I read this brilliant article in today’s guardian online about a doctors account of a night in A&E and with all the recent bad press about A&E waiting times, I was reminded of a blog a good friend of mine wrote about what it is like being a newly qualified nurse in the NHS. Her story meant so much to me and both articles really emphasise why I love working at Beyond as we do everything we can to both encourage and enable change and provide personal strength and resources to the amazing healthcare professionals who work within it! Thank you to Natalie Louise Riley for allowing us to publish your story here
This was written by Natalie Louise Riley from experiences 10 years ago when she was 21 year old and a newly qualified nurse…
I’m Natalie, a qualified nurse of nearly 12 years. I’m currently working in a specialist role within urology which I have done for the past 5 years. I wrote the below in response to nurses being under scrutiny for ‘lacking compassion’ as I was finding more and more irresponsible journalism damaging our reputation and wanted to show the reality. I wish nursing education included assertiveness and confidence building as part of its foundations as I think many healthcare professionals are subject to problems with burnout and depression. I really feel like this might better equip them for their future career.
Start the 12 hour day feeling positive, happy, ready to take on the world. I arrive at work. One of our trained nurses has been sent to another ‘heavier’ ward. I’m the only trained nurse for twelve patients, seven are post major surgery, five are medical outliers. Elderly frail patients that need all care, a lady with dementia who is terrified and keeps wandering trying to work out where on earth she is.
A patient suddenly crashes….vasovagal. My heart rate soars. Anxiety. Such overwhelming responsibility. All I want to do even as a trained nurse is go and wash my patients, chat happily to the lovely man in bed 3 whilst I help him shave. Who is he? Who was he? What was his job? How is he feeling? He must be scared, lonely, miss his family.
But here’s the bed manager…. “Any beds? Why have you not started your discharges yet? Inform me immediately when you have a bed.” Oh god, the catheter bag in bay 1 looks quite claret… Yes, one of my post op patients is bleeding! Bleep a doctor, quick.
Got a feeling this isn’t going to be such a good day. People need toileting, turns are needed. I want to wash my patients and brush hair and help put hand cream on and I can’t. Prepare the patient for theatre again he needs diathermy…..
The medical team are here and they want a nurse for ward round. “Sorry I’m busy with my patients”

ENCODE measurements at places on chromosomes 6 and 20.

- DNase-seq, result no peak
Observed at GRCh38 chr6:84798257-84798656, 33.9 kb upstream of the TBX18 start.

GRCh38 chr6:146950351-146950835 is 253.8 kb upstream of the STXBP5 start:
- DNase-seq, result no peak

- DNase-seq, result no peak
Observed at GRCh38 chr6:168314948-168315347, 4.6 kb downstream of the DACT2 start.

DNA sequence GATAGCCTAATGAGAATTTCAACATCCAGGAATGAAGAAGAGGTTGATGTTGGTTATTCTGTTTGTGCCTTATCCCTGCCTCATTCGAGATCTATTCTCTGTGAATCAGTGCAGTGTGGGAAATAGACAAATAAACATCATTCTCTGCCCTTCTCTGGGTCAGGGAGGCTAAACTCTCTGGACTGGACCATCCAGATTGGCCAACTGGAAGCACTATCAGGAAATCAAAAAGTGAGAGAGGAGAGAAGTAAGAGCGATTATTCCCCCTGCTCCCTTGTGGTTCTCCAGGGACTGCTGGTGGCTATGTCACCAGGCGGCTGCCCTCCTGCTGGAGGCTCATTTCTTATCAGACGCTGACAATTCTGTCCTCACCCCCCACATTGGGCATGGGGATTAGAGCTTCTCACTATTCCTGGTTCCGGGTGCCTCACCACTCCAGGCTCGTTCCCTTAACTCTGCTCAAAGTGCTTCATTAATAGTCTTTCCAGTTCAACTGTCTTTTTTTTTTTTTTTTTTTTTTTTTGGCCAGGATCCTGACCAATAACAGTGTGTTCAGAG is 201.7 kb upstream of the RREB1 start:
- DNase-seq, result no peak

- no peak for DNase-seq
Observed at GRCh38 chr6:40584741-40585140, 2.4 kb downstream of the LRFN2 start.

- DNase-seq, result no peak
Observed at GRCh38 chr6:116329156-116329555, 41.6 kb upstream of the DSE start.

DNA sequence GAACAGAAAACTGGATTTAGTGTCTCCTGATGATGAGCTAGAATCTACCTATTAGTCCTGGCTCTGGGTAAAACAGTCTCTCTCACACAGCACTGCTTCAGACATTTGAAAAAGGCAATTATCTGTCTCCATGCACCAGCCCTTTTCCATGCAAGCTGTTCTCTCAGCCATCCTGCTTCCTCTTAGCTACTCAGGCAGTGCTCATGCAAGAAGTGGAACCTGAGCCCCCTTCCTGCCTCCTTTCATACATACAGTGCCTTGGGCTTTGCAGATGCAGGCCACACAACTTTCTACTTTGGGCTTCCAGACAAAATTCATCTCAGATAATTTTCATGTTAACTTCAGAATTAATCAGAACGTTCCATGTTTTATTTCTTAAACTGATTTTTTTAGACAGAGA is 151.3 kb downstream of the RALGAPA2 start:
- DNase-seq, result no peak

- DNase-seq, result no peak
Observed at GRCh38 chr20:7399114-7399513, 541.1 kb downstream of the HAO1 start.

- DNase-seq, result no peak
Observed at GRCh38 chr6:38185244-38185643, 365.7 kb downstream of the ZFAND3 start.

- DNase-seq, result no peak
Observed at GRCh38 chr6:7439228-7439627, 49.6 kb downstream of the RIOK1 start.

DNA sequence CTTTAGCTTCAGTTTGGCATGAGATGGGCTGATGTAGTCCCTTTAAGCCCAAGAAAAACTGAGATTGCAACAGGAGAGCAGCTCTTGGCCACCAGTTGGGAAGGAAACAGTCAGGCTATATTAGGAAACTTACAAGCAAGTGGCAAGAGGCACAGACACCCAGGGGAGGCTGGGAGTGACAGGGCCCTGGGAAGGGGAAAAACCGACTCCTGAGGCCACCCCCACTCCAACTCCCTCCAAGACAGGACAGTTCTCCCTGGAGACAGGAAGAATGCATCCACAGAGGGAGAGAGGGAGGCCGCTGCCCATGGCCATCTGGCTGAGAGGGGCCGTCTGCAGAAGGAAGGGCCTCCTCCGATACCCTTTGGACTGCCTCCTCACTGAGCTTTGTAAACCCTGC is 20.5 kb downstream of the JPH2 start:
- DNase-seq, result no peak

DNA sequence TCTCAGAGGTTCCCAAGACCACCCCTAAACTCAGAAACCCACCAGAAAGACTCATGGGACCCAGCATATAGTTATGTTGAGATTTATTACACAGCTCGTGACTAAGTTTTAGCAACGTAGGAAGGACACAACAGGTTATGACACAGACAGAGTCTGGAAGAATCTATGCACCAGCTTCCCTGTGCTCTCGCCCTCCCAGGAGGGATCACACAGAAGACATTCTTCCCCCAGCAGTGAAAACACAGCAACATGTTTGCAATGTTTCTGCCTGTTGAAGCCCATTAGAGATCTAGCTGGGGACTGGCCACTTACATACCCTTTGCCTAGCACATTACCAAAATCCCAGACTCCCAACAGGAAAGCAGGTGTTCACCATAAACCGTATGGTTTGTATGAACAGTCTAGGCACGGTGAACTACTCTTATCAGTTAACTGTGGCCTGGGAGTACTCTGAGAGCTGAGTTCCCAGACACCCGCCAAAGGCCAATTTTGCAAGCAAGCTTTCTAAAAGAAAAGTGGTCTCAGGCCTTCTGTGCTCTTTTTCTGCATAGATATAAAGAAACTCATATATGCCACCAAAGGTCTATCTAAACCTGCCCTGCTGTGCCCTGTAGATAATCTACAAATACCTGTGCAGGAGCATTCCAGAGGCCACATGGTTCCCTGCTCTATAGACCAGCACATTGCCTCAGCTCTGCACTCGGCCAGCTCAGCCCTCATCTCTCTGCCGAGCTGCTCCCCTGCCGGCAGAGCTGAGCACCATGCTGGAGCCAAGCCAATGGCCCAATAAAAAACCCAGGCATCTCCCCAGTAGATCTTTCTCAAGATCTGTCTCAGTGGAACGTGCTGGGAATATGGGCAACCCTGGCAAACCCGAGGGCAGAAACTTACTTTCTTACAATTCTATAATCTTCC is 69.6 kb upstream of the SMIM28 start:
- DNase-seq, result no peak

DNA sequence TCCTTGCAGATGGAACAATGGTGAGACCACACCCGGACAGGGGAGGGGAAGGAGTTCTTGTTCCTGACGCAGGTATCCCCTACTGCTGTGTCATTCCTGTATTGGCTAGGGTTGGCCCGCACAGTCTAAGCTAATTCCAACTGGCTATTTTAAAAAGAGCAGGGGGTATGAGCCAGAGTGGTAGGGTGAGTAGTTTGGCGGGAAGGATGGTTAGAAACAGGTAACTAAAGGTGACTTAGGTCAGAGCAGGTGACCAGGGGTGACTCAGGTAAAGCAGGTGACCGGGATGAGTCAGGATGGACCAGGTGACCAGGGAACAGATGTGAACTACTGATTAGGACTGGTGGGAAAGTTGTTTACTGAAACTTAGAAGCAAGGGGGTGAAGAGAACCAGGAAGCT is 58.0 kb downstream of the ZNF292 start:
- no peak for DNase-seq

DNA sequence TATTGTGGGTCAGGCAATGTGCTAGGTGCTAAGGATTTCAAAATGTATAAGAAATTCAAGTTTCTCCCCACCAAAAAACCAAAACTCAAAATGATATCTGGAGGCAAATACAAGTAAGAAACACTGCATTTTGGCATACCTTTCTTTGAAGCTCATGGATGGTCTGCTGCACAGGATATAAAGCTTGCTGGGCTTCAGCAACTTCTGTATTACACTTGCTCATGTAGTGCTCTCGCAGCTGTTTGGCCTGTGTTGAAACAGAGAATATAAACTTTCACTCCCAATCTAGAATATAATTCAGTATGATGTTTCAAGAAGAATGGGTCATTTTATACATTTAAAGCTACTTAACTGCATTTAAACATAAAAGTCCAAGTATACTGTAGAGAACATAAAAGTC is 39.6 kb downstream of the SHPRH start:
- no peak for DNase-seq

“Then I’ll report you!”
Fine. Report me. I’ll just have to read the notes later.
A post op patient wants a cigarette. Despite my advise and a slight row off he goes. And promptly passes out outside the doors of the hospital. He gets escorted back in… “Nurse! Why on earth is your patient smoking outside?!”
My lovely lady with dementia has messed herself. She needs cleaning up. She’s confused and frightened and consequently aggressive. She won’t allow me to clean her. I try everything I know. She becomes hysterical…..what do I do?! The doctor suggests a sedative. She hasn’t consented. We have to call her family. I feel such a failure.
Drugs round is late. iv antibiotics are due. Obs need doing. A cannula needs replacing. Finally get to start washing my patients, giving this care is my favourite part of the day. Because I care, and I know everyone here is soneone’s Mum, Dad, Husband, Wife. Everyone means something to someone and so they mean something to me.
Elderly frail patient in bed 3 is not well at all. His breathing is shallow and laboured. He looks gaunt and drawn. He was expected to have a hospice bed but it hasn’t become available. I think he may pass away on the ward. I need to call the family ASAP. I sponge his mouth with some water, stroke his forehead and whisper that everything is going to be alright. My heart feels so heavy and full of sadness for him. He passes away at 12.10 peacefully. I want to wash him and brush his hair, carry out last offices as a sign of respect for this man I never got to know who has departed us.
But my post op man is back from his theatre slot. He’s not bleeding any more. But he needs regular obs and recovery nurse needs to hand over to me. Plus I feel a bit thirsty and could do with a wee. Can’t quite think straight.
Bed manager is back. She scares me. “Why have you not informed us that there’s a bed free?”
“Because it’s not a free bed. A patient has just passed away and I haven’t even done last offices yet.”
“We need that bed ASAP, there’s trolleys queuing up on A&E”
Not her fault. She has a job to do. But she seems to have built up a harsh defence against the pressures of her job. She seems not to care. She must care in some way, surely or why would she be here? Maybe this is her defence mechanism. Her way of coping with the sadness of the job…
Visiting time. A stream of anxious, sad, worried, concerned and even some very angry relatives. I’d be angry too I suppose. A man’s son swears at me… he wants to talk to the doctor straight away about why his dad bled and went back to theatre. Obs due. Drugs due. Handover due. I’m so tired. I feel beaten. Defeated. I have nothing left inside me to give. I’m spent.
Nothing for my poor family but leftover scraps of me. I go into the sluice room and have a little cry. This is tough. This is not what I imagined being a nurse to be. You are expected to be so sensitive and caring but yet without developing the thickest of skins you’ll survive not one month in charge of a ward.
I’m newly qualified. I’m 21 years old……….. I’m not cut out for this!!